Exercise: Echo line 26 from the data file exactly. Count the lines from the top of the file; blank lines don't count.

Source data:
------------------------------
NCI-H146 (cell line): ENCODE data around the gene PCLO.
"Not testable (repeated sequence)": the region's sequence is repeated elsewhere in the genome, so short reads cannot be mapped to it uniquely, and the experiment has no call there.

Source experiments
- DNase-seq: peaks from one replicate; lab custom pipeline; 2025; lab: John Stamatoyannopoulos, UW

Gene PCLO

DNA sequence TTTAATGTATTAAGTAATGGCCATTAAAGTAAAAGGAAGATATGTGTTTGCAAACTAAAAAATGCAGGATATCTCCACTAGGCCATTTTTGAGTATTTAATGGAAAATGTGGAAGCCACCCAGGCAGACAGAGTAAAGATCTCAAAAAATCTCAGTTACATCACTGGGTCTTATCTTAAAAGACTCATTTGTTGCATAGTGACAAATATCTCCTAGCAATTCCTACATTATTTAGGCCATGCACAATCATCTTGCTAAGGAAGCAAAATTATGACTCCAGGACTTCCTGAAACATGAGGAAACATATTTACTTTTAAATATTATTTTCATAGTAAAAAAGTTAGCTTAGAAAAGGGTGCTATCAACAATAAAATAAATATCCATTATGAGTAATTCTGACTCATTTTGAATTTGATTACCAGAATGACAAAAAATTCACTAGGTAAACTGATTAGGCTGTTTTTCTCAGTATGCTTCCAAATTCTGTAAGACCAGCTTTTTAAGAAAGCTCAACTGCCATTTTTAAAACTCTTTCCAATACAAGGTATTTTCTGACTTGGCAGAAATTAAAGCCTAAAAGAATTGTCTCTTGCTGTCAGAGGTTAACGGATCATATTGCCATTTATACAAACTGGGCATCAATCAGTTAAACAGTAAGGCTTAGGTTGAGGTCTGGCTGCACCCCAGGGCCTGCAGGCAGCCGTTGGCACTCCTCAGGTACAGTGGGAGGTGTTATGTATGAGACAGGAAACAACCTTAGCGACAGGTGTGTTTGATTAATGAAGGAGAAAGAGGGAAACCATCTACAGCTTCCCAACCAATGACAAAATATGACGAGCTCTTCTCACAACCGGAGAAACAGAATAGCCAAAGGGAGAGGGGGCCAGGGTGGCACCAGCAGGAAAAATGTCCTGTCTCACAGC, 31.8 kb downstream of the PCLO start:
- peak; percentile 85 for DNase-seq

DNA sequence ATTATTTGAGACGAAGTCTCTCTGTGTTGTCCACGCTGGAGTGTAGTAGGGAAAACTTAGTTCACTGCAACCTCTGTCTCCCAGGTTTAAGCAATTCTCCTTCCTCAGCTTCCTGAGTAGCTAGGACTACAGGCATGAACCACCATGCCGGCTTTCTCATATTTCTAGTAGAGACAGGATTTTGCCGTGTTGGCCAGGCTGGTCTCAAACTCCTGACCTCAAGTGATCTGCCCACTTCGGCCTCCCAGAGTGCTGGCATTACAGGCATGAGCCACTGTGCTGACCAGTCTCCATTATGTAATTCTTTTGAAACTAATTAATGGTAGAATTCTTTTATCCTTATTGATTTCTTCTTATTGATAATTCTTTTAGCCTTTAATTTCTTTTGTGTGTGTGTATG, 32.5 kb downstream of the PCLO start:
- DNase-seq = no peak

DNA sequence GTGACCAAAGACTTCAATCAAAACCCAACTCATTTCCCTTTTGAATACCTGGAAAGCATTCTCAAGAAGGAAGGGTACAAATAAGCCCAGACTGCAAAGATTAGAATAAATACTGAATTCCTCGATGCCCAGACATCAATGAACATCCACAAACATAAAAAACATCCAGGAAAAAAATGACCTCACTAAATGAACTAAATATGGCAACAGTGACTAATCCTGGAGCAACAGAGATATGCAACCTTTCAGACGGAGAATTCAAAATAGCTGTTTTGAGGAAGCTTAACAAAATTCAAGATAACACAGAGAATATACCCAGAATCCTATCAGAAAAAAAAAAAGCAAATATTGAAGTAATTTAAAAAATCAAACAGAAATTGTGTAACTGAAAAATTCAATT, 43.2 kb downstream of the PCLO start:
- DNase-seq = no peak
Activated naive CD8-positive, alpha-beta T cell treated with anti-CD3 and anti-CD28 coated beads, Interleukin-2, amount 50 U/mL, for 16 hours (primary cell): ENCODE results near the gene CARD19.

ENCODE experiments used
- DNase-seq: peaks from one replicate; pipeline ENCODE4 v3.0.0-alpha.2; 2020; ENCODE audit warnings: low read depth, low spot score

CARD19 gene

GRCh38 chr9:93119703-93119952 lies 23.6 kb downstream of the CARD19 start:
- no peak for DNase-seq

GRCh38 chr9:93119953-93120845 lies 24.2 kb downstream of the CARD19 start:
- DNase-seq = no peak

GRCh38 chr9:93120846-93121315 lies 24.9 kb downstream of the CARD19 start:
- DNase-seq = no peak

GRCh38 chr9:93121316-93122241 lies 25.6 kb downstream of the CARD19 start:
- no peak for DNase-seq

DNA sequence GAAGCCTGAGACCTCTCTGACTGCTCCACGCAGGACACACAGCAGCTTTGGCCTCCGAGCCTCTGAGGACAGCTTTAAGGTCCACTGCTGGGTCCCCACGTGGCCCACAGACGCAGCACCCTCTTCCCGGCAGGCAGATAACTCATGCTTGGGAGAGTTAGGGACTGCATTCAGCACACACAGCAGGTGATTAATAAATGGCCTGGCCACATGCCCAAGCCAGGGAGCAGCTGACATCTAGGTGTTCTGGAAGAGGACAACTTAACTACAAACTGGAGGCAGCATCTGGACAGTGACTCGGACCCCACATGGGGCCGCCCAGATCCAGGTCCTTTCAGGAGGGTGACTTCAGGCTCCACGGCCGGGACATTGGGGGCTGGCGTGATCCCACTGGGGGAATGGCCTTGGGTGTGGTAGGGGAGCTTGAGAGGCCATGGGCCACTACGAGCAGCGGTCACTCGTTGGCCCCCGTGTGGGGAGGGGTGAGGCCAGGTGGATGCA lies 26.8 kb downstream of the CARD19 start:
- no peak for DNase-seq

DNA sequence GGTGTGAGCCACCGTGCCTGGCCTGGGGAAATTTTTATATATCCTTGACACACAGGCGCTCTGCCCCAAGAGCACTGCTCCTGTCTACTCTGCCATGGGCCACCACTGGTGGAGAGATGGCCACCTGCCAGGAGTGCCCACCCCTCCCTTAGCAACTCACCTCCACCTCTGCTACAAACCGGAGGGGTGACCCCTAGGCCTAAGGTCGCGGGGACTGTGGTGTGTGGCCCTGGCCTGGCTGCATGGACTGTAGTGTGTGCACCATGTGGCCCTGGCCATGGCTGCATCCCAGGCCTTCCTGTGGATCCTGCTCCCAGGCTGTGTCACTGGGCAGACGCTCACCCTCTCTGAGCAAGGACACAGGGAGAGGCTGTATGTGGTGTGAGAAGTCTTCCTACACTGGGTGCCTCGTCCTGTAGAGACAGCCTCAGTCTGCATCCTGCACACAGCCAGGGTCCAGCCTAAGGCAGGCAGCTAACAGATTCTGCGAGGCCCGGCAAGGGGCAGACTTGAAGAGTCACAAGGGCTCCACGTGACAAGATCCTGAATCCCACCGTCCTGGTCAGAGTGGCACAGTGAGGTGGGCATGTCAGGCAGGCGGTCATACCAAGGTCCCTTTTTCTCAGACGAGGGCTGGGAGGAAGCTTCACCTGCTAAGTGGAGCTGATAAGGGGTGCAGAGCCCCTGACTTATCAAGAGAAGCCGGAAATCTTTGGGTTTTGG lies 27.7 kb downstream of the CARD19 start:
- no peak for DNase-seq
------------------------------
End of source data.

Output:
DNA sequence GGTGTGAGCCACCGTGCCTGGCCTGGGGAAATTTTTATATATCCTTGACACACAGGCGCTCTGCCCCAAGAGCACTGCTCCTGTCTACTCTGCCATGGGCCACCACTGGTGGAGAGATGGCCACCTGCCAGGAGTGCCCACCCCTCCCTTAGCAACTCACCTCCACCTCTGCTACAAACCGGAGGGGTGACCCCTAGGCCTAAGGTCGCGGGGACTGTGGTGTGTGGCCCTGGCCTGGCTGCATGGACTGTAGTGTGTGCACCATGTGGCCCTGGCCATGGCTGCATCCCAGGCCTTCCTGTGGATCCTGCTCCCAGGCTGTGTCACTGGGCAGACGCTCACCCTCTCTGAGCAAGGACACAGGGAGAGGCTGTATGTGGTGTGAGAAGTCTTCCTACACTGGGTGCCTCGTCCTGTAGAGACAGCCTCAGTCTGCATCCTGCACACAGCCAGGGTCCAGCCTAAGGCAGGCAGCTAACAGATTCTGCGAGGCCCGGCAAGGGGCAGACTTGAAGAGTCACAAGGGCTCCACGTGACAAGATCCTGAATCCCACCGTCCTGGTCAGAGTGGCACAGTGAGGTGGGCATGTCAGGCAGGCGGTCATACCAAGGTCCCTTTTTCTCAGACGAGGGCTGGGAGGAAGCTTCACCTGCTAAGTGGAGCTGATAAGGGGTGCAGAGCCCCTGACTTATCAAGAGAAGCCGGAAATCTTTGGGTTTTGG lies 27.7 kb downstream of the CARD19 start: